The largest, most complete ichthyosaur fossil in the world, found by chance lurking at the bottom of a lagoon in Rutland. The most important Roman mosaic find in a century, uncovered in a Leicestershire field during lockdown with the help of Google Maps. A Stonehenge-era carved chalk drum, the most important prehistoric find in recent memory, discovered in a children’s burial site in East Yorkshire.
An onlooker might be forgiven for thinking every day is like Christmas for the UK’s archaeologists and palaeontologists, so astonishing are the discoveries that have been unearthed in the past few years alone.
Spurred on by these high-profile finds – and a renewed curiosity in local history brought on by the confinement of the pandemic – the UK is in the midst of a new wave of public interest in our buried human and natural heritage.
Recent films such as The Dig, which told the extraordinary story of the discovery of Anglo-Saxon treasures at Sutton Hoo, and Ammonite, a fictionalised biopic of palaeontology heroine Mary Anning, played by Kate Winslet, have brought a touch of movie magic to the grubby work of excavation.
As the middle ground between professional research and public engagement, museums are ideally placed to tap into this appetite. It’s not just about inspiring the next generation of treasure finders and dinosaur hunters, it’s an opportunity to draw in new audiences and demonstrate the public benefits of this field for people from all walks of life.
Bringing the past to life
These gains range from the “therapeutic landscapes” prescribed by doctors to boost health and wellbeing, to the improved confidence and purpose that can come from being part of an archaeological project, to the sense of place, identity and community that a deeper connection to the past brings.
“For museum archaeology, it’s about enabling people to engage with the subject at the level they choose to,” says Gail Boyle, the senior curator of archaeology and world cultures at Bristol Museum.
In the past there has often been a disconnect between the academic, scientific and public engagement sides of archaeology. But over the last decade, the disparate parts of the sector have become better at working together, sharing knowledge and being aware of what the others are doing, says Boyle, a former chair of the Society for Museum Archaeology.
Audiences are often as interested in the process of archaeological discovery itself, and the human stories behind a dig, as they are in the historical detail, says Boyle.
She has urged field archaeologists to preserve the personal legacies of their work, such as photos, oral histories and correspondence, for museums to share with future generations – as happened in archaeological records of old.
Museums are also taking more care to involve audiences in ongoing processes that usually happen behind the scenes. National Museums Scotland has launched a broad programme of engagement around its Galloway Hoard exhibition, which opened last year and is on tour at Kirkcudbright Galleries in Dumfries and Galloway (until 10 July). Buried around 900CE, the Viking-age hoard was acquired by the institution in 2017 after a fundraising campaign, meaning the public were invested in it from the very start.
“Quite often there’s a lot of focus on the discovery, that moment when it reappears,” says Martin Goldberg, curator of the exhibition. “But the thing that seems to really capture the public, in my experience, is the ongoing process of discovery that we’re engaged in afterwards.”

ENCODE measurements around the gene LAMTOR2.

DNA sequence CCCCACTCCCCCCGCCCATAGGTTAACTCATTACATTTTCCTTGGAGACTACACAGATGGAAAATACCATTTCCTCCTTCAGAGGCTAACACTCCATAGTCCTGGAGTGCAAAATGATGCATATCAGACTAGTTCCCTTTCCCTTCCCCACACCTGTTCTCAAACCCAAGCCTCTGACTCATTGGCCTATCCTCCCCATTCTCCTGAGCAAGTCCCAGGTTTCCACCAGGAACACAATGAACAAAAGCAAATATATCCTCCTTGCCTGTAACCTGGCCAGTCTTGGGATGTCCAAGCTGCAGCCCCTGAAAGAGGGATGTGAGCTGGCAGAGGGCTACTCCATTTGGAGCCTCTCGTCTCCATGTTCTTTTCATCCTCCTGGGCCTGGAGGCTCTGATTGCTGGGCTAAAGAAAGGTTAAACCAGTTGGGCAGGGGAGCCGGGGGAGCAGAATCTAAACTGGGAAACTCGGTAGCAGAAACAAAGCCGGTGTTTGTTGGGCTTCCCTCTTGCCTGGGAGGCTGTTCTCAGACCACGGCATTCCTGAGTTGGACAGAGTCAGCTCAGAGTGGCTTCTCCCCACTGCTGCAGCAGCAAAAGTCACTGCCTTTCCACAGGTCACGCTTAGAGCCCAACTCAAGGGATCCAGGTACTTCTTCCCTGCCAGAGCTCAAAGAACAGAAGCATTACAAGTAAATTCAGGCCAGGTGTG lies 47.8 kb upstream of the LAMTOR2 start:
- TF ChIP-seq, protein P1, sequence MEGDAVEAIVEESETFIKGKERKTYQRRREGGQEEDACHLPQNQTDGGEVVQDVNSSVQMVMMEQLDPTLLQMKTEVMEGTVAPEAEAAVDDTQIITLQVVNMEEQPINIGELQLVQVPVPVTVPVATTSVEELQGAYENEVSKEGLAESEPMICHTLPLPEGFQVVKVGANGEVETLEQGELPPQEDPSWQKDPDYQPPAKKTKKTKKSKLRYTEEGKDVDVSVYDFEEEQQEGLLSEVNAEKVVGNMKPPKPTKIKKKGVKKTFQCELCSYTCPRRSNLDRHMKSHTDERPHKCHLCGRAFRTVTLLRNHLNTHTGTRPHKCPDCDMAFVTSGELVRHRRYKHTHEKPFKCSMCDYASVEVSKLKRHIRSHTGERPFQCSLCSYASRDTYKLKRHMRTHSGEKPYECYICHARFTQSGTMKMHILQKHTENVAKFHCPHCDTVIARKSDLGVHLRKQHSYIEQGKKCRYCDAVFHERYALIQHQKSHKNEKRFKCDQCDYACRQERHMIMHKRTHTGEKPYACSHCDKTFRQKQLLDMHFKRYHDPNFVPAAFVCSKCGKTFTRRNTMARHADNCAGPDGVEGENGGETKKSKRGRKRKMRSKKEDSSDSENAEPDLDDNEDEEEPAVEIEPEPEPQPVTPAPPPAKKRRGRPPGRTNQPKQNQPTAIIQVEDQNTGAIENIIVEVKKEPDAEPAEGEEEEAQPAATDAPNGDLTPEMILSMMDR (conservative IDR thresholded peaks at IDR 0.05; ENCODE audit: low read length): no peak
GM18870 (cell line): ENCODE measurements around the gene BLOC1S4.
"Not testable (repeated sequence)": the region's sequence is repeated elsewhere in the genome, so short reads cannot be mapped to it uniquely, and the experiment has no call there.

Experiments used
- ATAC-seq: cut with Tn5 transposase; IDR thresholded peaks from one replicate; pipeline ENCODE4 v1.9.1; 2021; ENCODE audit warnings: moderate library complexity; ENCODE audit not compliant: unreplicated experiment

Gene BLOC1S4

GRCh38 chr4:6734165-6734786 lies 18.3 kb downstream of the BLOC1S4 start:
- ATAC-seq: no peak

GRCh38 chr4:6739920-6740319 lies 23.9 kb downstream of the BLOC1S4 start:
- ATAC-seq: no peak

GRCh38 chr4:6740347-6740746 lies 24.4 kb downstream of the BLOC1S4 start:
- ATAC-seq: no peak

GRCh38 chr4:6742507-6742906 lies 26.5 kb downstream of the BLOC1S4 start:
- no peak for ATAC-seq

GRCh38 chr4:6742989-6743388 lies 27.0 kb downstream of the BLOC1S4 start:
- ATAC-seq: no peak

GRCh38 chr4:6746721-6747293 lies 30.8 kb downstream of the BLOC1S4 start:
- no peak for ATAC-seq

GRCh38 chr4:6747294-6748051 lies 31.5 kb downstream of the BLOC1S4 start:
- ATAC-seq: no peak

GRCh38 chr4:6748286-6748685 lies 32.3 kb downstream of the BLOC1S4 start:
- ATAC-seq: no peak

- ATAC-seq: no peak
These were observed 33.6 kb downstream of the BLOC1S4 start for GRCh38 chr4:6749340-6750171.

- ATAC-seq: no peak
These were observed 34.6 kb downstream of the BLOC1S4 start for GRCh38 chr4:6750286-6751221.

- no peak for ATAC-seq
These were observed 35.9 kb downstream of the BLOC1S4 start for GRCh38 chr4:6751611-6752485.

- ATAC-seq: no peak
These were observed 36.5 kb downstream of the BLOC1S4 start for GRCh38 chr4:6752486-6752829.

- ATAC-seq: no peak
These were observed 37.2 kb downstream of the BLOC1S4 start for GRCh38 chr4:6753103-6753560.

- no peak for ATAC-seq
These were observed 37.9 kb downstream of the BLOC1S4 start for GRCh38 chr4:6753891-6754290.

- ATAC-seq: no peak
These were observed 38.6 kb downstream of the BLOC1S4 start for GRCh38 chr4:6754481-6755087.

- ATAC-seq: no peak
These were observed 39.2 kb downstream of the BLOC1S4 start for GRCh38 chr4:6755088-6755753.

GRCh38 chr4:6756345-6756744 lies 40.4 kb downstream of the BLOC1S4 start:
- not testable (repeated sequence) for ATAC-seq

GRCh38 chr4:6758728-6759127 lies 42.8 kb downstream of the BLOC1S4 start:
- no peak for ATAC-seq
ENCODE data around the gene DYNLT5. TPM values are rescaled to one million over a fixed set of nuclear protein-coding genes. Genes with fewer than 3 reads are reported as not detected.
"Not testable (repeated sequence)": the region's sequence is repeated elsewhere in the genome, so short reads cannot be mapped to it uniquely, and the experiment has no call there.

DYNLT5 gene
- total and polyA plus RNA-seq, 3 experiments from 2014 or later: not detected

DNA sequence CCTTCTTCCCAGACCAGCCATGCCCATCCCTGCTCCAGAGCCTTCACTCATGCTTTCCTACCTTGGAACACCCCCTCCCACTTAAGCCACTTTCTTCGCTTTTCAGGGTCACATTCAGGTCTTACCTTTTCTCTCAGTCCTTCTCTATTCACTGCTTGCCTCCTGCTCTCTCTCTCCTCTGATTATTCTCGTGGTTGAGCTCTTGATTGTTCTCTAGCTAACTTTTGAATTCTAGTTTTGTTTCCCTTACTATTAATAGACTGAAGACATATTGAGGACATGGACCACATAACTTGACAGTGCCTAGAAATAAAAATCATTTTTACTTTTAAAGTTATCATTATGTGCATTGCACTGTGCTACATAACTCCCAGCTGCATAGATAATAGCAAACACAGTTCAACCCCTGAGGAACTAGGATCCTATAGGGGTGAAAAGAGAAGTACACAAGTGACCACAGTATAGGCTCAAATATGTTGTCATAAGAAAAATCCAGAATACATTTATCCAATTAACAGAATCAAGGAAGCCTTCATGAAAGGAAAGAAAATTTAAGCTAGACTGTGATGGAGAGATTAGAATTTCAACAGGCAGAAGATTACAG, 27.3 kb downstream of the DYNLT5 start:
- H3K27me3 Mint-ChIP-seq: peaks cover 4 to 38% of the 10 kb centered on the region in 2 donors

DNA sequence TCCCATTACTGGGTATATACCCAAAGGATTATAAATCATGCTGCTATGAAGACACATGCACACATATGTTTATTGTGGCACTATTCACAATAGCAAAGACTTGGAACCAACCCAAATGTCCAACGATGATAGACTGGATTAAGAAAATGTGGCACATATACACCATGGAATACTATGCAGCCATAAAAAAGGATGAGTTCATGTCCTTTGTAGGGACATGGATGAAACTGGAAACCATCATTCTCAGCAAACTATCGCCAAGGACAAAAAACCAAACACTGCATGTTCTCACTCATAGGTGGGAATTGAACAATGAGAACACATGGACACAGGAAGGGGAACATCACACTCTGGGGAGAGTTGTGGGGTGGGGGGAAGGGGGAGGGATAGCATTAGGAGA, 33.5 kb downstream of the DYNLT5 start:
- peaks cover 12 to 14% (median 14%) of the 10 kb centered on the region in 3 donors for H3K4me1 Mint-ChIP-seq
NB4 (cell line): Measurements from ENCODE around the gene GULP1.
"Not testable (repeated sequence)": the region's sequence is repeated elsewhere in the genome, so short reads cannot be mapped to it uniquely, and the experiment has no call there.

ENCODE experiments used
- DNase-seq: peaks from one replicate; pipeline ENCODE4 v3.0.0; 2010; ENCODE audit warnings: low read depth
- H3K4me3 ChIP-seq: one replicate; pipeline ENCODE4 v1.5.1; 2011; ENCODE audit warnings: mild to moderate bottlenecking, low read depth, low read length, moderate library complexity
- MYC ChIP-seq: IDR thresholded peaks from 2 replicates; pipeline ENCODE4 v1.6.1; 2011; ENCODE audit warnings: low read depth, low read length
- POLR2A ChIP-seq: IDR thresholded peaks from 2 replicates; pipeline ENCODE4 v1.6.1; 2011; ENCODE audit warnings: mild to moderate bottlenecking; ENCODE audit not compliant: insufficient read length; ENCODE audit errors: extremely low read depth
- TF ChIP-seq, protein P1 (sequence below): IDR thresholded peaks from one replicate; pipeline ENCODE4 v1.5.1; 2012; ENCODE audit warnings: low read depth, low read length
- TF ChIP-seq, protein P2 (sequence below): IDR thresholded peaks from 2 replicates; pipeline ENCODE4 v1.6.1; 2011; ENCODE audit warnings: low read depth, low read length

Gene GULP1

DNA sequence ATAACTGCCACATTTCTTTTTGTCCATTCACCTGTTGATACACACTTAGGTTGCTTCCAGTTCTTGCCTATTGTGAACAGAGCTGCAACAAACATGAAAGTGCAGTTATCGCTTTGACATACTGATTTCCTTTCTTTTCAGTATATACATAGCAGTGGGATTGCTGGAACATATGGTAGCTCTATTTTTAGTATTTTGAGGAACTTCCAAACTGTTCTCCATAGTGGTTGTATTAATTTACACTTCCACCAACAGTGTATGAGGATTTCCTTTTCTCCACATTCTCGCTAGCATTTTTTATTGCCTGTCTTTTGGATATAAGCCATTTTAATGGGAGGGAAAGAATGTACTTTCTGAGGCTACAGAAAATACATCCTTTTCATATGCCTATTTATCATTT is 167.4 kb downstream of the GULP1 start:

Long before the exhibition opened – capitalising on the spike in digital engagement during lockdown – the museum was sharing videos and blogs of practitioners working on the hoard, capturing moments of breakthrough as each artefact was slowly cleaned and conserved. This process has been brought into the exhibition itself – a time-lapse video on the exhibition floor shows a conservator cleaning a cross, seeing its beautiful Christian iconography emerge from layers of dirt for the first time in 1,000 years.
“For me, the moments of discovery are almost heightened because they take a lot of hard work to get there,” says Goldberg. “I would hope that how we can present our work to the public now – yes, we’re giving them the discoveries, the juicy stuff – but I hope there’s also more appreciation of the amount of time it takes, and that these are goals that are worth working towards.”
Breaking new ground
Ground-breaking advances in science and technology are also incorporated on the exhibition floor, where visitors can see CT scans of objects still wrapped in fragile textiles, as well as a film and digital model of a rare Roman rock crystal jar from the hoard that was recently unwrapped by conservators. Goldberg says it’s important to show the public the full breadth of the “heritage industry” that goes on behind an exhibition.
“It draws in scientists and researchers from all sorts of other fields – there’s amazing potential in interdisciplinary crossover and archaeology is actually perfectly situated to draw in all of these different strands, because we’re a science but we also operate in an arts and humanities background,” he says. “In educational terms that’s an important message to get across.”
But on the museum floor, the focus always comes back to the human story. Goldberg’s favourite objects from the hoard are two balls of dirt, which had been carefully buried alongside the gold and silver treasures; although innocuous, they must have been of great value to the owner and are believed to be contact relics that pilgrims would have taken from the ground of holy shrines they visited.
“You can see how these dirtballs were formed – almost like a child would do with plasticine, rolling them into sausages first,” says Goldberg. “The idea that these balls could have travelled such a great distance 1,000 years ago and then were saved in this treasure vessel, that’s the thing that’s always got me: the human connection.”